CanSense, a Swansea company which has developed a blood test that aims to save lives by diagnosing bowel cancer at an early stage – has raised £1.5m from Mercia, the Development Bank of Wales and liquid biopsy company Nonacus.
CanSense’s test, which combines laser spectroscopy with artificial intelligence, is faster, less expensive and less invasive than a colonoscopy procedure and more acceptable for patients than a faecal blood detection kit.
It could help detect bowel cancer at an early stage when it is much easier to treat and the chance of survival is much higher.
Studies have shown that it can detect pre-malignant polyps, before they develop into cancer. It can also rule out cancer with a high degree of accuracy and could therefore help GPs decide which patients to refer for further investigations.
Currently less than one in 10 patients who have a colonoscopy are found to have cancer and unnecessary procedures are estimated to cost the NHS around £300m a year.
The funding, which follows a £1.2m grant from the National Institute of Health Research in 2022, will enable the company to further develop the product and carry out clinical trials in order to meet regulatory requirements and bring it to market.
CanSense’s blood test is based on research by Professor Peter Dunstan, Professor Dean Harris and Dr Cerys Jenkins at Swansea University which was part funded by Cancer Research Wales.
They joined forces with Dr Adam Bryant, an entrepreneur and former investment banker with a PhD in physics, to set up CanSense in 2019.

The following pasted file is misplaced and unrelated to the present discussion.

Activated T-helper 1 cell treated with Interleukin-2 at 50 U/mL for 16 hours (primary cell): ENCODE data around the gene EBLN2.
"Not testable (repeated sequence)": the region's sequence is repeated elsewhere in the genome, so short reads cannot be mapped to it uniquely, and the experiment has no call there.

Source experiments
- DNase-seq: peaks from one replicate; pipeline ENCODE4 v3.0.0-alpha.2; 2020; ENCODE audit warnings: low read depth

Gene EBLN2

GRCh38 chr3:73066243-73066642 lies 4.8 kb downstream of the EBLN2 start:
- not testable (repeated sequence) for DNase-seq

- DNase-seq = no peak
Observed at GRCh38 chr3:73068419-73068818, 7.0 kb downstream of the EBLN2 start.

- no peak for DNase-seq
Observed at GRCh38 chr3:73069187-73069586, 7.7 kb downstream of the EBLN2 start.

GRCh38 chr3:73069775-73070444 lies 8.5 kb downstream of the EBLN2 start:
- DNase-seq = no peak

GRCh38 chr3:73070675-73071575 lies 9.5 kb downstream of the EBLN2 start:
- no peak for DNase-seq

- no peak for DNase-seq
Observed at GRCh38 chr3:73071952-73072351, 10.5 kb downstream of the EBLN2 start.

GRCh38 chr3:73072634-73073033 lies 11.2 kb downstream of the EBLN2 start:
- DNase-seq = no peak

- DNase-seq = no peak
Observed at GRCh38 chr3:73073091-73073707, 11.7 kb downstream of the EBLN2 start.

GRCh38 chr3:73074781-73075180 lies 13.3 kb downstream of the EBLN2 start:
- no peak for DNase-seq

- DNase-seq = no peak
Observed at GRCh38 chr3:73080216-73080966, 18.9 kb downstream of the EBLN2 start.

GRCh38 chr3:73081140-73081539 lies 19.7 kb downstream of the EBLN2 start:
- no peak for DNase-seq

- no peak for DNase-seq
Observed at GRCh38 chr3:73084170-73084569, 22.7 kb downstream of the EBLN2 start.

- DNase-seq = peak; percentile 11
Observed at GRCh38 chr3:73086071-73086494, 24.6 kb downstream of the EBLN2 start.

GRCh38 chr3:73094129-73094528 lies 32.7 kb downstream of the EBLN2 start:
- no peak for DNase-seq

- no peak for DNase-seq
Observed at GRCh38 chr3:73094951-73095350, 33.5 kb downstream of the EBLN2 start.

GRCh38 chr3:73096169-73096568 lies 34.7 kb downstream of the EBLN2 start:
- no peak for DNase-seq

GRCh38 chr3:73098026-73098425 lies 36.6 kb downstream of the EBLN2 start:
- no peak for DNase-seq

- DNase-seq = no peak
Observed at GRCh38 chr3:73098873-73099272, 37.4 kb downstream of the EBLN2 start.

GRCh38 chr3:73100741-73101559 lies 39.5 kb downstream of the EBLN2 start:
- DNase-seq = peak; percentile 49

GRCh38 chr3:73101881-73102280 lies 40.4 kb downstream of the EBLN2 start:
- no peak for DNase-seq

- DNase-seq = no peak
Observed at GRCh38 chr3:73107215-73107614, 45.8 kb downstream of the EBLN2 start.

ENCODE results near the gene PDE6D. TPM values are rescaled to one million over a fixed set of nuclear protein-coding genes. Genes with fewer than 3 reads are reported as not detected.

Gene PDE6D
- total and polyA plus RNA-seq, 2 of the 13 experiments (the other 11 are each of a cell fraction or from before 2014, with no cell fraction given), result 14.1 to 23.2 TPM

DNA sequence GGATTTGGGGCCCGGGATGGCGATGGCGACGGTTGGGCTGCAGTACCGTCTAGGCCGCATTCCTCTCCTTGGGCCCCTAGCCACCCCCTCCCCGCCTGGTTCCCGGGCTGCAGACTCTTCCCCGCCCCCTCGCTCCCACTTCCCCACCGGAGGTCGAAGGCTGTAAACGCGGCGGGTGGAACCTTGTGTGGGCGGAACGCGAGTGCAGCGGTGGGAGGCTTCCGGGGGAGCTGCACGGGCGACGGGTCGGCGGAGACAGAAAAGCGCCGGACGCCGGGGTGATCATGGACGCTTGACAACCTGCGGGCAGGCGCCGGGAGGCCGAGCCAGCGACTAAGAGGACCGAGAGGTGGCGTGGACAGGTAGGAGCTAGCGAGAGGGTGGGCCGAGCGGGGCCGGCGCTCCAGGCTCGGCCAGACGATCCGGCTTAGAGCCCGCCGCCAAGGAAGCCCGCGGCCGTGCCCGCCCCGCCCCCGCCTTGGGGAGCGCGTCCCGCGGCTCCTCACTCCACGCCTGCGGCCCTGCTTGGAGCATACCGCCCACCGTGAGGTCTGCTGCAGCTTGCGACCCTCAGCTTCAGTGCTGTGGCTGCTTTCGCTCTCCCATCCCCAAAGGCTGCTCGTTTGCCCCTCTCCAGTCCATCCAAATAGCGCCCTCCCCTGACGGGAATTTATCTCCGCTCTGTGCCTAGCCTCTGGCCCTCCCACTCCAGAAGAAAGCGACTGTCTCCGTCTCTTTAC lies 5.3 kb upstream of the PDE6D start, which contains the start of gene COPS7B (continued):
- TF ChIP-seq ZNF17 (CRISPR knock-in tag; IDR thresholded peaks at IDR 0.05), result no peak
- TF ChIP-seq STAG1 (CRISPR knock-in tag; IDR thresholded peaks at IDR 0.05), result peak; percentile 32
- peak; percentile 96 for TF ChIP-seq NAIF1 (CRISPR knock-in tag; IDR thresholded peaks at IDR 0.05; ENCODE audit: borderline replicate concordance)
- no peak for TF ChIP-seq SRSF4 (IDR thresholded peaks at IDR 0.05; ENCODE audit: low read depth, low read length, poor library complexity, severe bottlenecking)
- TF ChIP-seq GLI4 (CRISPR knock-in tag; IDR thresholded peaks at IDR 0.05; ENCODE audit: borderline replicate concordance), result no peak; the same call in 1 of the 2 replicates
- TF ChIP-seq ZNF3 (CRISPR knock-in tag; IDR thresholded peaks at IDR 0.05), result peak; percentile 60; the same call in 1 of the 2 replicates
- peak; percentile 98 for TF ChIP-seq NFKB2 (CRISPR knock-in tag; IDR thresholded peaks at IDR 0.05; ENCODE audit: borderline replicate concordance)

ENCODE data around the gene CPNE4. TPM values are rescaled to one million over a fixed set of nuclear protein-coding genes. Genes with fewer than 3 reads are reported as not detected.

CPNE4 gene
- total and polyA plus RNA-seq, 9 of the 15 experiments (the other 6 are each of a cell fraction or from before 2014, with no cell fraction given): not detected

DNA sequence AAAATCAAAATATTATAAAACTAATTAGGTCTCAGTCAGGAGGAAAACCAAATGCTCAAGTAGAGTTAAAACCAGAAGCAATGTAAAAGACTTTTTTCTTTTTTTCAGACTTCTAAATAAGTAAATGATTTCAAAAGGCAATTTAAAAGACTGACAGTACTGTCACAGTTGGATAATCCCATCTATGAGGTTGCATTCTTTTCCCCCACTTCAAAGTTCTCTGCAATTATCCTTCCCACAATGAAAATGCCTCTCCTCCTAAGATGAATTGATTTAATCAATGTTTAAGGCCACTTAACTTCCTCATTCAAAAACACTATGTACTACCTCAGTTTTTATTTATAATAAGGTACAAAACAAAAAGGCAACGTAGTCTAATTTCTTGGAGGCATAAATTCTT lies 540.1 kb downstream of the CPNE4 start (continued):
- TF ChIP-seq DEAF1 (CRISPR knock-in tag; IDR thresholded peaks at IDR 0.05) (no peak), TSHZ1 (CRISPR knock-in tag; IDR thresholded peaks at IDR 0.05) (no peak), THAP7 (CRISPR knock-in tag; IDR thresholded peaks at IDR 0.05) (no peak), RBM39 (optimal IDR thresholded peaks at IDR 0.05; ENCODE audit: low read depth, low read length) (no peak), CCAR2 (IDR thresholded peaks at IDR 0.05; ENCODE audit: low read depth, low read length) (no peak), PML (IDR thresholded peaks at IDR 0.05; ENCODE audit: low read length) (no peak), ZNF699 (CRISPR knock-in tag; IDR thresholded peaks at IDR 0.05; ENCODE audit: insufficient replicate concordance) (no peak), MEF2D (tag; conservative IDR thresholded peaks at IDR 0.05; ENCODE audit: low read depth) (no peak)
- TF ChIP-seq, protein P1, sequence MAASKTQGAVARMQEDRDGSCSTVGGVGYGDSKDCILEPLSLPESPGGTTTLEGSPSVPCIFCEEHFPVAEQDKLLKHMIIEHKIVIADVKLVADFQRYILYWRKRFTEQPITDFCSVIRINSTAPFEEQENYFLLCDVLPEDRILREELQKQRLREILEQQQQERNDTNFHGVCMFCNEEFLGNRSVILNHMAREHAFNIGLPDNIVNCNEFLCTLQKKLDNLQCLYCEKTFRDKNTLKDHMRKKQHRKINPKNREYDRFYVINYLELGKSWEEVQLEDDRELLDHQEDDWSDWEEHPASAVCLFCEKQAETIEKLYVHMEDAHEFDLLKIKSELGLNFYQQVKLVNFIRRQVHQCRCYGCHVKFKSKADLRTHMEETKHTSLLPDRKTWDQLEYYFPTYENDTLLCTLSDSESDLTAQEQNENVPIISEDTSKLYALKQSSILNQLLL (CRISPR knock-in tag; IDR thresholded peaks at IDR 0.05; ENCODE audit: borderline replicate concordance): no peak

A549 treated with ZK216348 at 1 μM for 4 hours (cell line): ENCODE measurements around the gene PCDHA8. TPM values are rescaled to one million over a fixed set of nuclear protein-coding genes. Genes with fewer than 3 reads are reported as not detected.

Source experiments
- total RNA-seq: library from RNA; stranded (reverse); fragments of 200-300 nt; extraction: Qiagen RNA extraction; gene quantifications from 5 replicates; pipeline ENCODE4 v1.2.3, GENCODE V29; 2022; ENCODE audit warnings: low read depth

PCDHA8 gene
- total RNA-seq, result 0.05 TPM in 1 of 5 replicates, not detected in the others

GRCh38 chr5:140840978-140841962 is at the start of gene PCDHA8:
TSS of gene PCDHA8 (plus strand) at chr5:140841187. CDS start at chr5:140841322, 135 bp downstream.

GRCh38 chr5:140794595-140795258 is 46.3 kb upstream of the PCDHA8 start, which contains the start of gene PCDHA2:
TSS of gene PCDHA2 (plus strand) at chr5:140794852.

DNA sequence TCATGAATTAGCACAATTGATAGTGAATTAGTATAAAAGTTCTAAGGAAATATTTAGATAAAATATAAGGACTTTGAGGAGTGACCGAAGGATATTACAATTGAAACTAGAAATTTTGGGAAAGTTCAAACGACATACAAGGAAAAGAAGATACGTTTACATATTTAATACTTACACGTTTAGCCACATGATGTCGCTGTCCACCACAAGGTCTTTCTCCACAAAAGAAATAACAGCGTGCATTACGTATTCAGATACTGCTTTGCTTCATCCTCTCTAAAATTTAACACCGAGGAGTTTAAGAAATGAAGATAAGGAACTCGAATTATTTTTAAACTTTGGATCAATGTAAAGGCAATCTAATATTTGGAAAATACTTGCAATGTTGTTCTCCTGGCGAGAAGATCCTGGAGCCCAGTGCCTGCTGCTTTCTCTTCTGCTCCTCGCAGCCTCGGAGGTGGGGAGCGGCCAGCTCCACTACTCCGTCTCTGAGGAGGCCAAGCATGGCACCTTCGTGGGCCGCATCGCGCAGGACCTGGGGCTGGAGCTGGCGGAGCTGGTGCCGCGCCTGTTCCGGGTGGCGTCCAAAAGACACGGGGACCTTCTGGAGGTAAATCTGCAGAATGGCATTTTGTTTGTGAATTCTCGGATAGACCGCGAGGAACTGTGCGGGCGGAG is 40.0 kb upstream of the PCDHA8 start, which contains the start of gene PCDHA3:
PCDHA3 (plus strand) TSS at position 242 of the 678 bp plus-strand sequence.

Adam Bryant, the company’s CEO, said: “Symptoms of bowel cancer are non-specific so it is hard for GPs to detect. Many patients are sent for a colonoscopy but the majority of these tests are negative, creating an inefficient pathway which is now at breaking point.
“Our test could help GPs to make the right triage decisions, freeing up diagnostic services and ensuring high-priority patients are seen as quickly as possible. By detecting bowel cancer at the earliest possible stage, it could also significantly improve outcomes for patients.”
Bowel cancer is the second most common cause of cancer deaths in the UK, accounting for over 16,800 deaths each year. Early detection is paramount – patients diagnosed with stage 1 colon cancer have a 95 per cent chance of surviving for five years or more, compared to just 5 per cent for those diagnosed at stage 4. Currently only 15 per cent of cases are detected early but the NHS long-term plan aims to increase this to 75 per cent by 2028.
Rafael Joseph, investment manager with Mercia, added: “CanSense is one of a new generation of cancer diagnostic tools which have the potential to save many lives and lower the burden on the NHS.
“Mercia has a specialist knowledge of this field and has backed a number of innovators. CanSense is another piece in the puzzle and its ability to detect cancer at the earliest stage is particularly exciting.”
Andy Morris, investment executive in the Technology Venture Investments team at the Development Bank of Wales, said: “We’re pleased to have backed CanSense during this investment round with equity support. Their testing technology shows huge potential, with benefits for NHS backlogs if adopted widely, and we’re glad to support the work of this company as it brings its expertise to Wales’ increasingly strong med-tech sector.”
Chris Sale, CEO at Nonacus, commented: “CanSense’ unique and patented spectroscopy technology has shown real promise in early-stage clinical trial results as an early cancer detection screening or triage test.
“What’s more the technology can enable low cost and high throughput testing that would be needed in the screening and triage setting. In the future the CanSense technology could be applied as a standalone test or combined as a mutli-omics test with our own highly sensitive DNA based testing as required.”